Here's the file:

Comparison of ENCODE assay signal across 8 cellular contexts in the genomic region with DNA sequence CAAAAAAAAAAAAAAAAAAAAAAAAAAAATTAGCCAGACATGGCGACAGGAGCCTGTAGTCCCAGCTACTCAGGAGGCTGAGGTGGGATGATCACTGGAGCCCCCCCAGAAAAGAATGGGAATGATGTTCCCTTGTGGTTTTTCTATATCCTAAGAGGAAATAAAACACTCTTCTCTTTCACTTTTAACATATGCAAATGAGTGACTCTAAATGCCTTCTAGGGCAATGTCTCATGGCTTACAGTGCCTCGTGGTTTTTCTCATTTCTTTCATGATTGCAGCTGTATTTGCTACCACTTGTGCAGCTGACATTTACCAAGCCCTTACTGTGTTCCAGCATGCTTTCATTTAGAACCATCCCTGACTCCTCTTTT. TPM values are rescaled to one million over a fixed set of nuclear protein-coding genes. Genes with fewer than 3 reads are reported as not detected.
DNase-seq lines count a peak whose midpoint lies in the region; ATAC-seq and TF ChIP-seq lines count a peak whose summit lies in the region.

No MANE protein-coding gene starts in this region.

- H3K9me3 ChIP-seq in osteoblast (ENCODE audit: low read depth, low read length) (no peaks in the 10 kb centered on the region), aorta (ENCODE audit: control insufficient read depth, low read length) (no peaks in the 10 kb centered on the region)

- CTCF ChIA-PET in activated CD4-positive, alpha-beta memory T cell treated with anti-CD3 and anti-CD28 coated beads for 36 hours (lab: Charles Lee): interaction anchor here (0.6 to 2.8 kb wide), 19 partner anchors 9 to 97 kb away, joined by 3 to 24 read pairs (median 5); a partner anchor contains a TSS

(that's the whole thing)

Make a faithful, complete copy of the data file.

Comparison of ENCODE assay signal across 8 cellular contexts in the genomic region with DNA sequence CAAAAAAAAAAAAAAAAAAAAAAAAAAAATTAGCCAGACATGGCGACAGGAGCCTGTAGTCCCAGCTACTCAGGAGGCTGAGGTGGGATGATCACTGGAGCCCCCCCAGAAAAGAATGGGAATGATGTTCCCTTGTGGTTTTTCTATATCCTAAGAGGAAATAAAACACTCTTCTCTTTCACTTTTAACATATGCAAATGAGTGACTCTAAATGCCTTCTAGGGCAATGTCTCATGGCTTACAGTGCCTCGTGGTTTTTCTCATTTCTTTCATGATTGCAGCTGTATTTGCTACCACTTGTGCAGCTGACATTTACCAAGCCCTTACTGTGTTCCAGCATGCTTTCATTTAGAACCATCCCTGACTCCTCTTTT. TPM values are rescaled to one million over a fixed set of nuclear protein-coding genes. Genes with fewer than 3 reads are reported as not detected.
DNase-seq lines count a peak whose midpoint lies in the region; ATAC-seq and TF ChIP-seq lines count a peak whose summit lies in the region.

No MANE protein-coding gene starts in this region.

- H3K9me3 ChIP-seq in osteoblast (ENCODE audit: low read depth, low read length) (no peaks in the 10 kb centered on the region), aorta (ENCODE audit: control insufficient read depth, low read length) (no peaks in the 10 kb centered on the region)

- CTCF ChIA-PET in activated CD4-positive, alpha-beta memory T cell treated with anti-CD3 and anti-CD28 coated beads for 36 hours (lab: Charles Lee): interaction anchor here (0.6 to 2.8 kb wide), 19 partner anchors 9 to 97 kb away, joined by 3 to 24 read pairs (median 5); a partner anchor contains a TSS